I’ve had a copy of this lecture for almost 2 years now and, for whatever reason, only sat down to watch it tonight. Randy’s message, his delivery and his spirit would have been more than enough to inspire me to pass his message along, regardless of its relevance to this site. Imagine my delight when Jesse Schell and other components of my game-related universe started cropping up in Randy’s talk.
I knew when I sat down to watch this that the lecture was going to be about life goals and personal reflection, about how you can impact others’ lives and maybe even about changing the world. These are all things I think about, and so I expected his words would have a great deal of meaning to me. I had no idea game design would be among the topics.
On a daily basis I wonder about what I’m doing with my life and whether it has meaning beyond meeting my day to day needs. When the theme of games turned up, I felt like I was cresting the first drop of a roller coaster that I hadn’t been told I was riding. My obsessive introspection cast into the same room with my love of play, of games, was a lot to take. It hit me in a way that I haven’t quite fully grasped yet. The thoughts it’s jarred loose are still a bit too tender (and maybe too incomplete) to even begin to share, but I can feel the approaching impact.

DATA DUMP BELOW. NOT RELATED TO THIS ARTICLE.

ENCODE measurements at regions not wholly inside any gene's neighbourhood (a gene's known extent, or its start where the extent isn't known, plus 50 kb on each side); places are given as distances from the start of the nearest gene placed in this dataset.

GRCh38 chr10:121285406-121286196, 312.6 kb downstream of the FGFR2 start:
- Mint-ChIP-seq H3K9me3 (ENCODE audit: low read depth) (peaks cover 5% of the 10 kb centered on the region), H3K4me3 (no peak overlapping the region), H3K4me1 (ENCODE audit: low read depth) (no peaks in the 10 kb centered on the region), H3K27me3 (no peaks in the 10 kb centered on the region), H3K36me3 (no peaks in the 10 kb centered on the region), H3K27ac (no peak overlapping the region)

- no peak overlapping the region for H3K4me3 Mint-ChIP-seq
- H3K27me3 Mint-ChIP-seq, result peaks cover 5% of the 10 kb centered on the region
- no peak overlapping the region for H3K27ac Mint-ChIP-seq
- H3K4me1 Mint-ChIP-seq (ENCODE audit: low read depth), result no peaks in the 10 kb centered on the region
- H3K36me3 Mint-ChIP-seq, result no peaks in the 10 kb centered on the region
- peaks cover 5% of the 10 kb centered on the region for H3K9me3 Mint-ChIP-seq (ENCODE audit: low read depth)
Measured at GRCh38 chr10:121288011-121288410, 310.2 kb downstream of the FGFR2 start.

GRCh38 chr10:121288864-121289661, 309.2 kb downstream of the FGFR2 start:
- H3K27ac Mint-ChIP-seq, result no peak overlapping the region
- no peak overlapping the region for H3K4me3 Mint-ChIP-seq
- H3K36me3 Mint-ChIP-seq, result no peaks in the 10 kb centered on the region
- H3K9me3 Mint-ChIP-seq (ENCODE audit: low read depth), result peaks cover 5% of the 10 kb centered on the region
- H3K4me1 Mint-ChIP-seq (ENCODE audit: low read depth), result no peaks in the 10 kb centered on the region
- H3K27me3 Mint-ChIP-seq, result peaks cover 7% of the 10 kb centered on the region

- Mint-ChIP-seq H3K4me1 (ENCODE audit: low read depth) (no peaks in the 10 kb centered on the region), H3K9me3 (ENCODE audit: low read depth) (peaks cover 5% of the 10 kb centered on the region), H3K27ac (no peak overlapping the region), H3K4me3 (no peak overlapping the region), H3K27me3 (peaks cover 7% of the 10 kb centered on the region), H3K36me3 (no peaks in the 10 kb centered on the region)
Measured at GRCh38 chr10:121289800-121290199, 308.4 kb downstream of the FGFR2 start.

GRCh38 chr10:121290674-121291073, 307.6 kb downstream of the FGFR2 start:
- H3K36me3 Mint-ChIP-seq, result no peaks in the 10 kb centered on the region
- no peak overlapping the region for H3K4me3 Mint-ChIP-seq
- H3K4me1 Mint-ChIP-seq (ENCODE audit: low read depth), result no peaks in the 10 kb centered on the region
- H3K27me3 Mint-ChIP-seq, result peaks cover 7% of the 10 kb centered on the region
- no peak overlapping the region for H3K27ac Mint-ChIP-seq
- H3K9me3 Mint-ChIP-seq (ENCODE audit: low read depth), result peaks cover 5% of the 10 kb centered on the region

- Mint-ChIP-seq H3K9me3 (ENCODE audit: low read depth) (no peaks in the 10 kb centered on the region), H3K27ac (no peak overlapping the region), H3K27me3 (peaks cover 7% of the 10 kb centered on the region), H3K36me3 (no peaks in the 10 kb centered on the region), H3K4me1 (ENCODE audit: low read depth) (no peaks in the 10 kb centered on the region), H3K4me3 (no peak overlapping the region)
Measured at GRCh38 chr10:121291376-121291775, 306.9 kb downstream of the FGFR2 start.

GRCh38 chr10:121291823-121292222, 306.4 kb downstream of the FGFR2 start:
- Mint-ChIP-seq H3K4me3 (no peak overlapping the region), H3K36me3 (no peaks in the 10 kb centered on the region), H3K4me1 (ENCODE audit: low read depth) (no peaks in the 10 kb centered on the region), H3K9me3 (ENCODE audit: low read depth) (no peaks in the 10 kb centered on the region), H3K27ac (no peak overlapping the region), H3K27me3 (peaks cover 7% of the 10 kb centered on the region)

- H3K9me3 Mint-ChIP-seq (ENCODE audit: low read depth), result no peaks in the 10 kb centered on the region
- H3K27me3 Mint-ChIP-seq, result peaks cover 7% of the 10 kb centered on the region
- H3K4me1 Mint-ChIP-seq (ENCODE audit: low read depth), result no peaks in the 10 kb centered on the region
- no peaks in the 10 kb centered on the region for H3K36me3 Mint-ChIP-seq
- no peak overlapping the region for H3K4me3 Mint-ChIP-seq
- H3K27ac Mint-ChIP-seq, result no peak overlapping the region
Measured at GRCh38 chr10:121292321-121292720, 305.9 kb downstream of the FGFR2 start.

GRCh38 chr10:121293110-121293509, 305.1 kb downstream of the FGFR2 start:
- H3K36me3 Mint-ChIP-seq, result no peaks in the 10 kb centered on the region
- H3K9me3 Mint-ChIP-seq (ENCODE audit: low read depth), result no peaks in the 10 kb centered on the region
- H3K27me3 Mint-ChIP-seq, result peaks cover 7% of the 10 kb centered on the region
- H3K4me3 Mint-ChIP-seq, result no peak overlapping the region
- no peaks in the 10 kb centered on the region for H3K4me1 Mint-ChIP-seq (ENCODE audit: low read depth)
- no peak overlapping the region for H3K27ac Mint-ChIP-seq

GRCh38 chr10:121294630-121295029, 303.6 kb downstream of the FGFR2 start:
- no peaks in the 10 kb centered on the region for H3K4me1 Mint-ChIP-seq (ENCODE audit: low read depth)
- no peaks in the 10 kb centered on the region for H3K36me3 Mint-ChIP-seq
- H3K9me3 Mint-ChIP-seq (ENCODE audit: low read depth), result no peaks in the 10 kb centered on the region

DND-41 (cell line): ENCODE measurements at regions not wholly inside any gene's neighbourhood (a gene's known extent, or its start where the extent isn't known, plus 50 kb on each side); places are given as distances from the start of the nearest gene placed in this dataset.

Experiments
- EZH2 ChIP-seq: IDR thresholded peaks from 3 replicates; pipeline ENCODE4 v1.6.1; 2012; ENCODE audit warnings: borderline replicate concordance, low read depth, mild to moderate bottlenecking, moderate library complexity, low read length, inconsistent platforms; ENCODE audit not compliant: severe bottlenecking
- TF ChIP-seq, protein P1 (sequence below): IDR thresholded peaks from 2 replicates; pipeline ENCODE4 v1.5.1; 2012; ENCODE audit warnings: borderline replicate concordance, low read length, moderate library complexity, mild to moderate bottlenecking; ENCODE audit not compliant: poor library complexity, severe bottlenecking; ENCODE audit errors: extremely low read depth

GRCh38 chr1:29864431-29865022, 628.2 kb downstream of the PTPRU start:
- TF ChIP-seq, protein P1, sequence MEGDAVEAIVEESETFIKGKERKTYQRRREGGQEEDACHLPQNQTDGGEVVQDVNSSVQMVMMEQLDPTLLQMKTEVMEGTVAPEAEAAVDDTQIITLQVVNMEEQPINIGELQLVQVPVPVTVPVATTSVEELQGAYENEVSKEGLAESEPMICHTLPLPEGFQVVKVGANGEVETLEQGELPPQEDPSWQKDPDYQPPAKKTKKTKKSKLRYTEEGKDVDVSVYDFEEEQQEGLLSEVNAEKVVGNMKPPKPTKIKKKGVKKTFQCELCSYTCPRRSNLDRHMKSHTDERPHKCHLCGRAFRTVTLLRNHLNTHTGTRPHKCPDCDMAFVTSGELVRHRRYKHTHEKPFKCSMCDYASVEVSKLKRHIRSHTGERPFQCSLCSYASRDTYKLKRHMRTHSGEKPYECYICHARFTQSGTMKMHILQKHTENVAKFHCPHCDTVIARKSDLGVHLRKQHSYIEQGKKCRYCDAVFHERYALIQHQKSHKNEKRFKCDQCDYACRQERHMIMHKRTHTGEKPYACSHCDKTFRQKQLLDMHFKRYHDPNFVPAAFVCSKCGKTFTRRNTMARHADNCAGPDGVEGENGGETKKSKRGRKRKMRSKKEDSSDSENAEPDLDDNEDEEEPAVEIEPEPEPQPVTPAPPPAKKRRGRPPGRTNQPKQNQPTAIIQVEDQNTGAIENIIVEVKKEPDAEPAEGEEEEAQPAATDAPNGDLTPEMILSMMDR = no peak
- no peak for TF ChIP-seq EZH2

As I said earlier, I know I’m late to the party but I’m sure there are plenty who still have not seen this. If you haven’t, you can watch it below. You should watch it. It was so thought provoking that I’m certain I could ramble on for a few thousand more words without batting an eye (or dotting one, the computer does that automatically….har har). Instead I’ll leave you with this:
I don’t believe in luck, I never have. It’s how the lazy explain their misfortune and the shortsighted hope for success. My dad once told me, “There’s no such thing as right place, right time. Only right place, right time, right person.” I’ve discovered there’s a lot of truth to that. Toward the end of the lecture Randy shares a quote, “Luck is truly where preparation meets opportunity”. As a result I’ve updated my feelings on luck, because I think that definition truly explains the phenomenon casual observers tend to describe as luck. The better prepared you are, the more likely you’ll be equipped to take hold of the right opportunity when it comes along. I’ll admit that’s not the most insightful statement anyone’s ever made, in fact it’s well deserving of a “no shit Sherlock…”. But as a person who likes to make his own way, I’m a lot more comfortable with the idea of luck floating around if I can think of it simply as an opportunity landing on the right person. Randy’s lecture is filled with moments like that.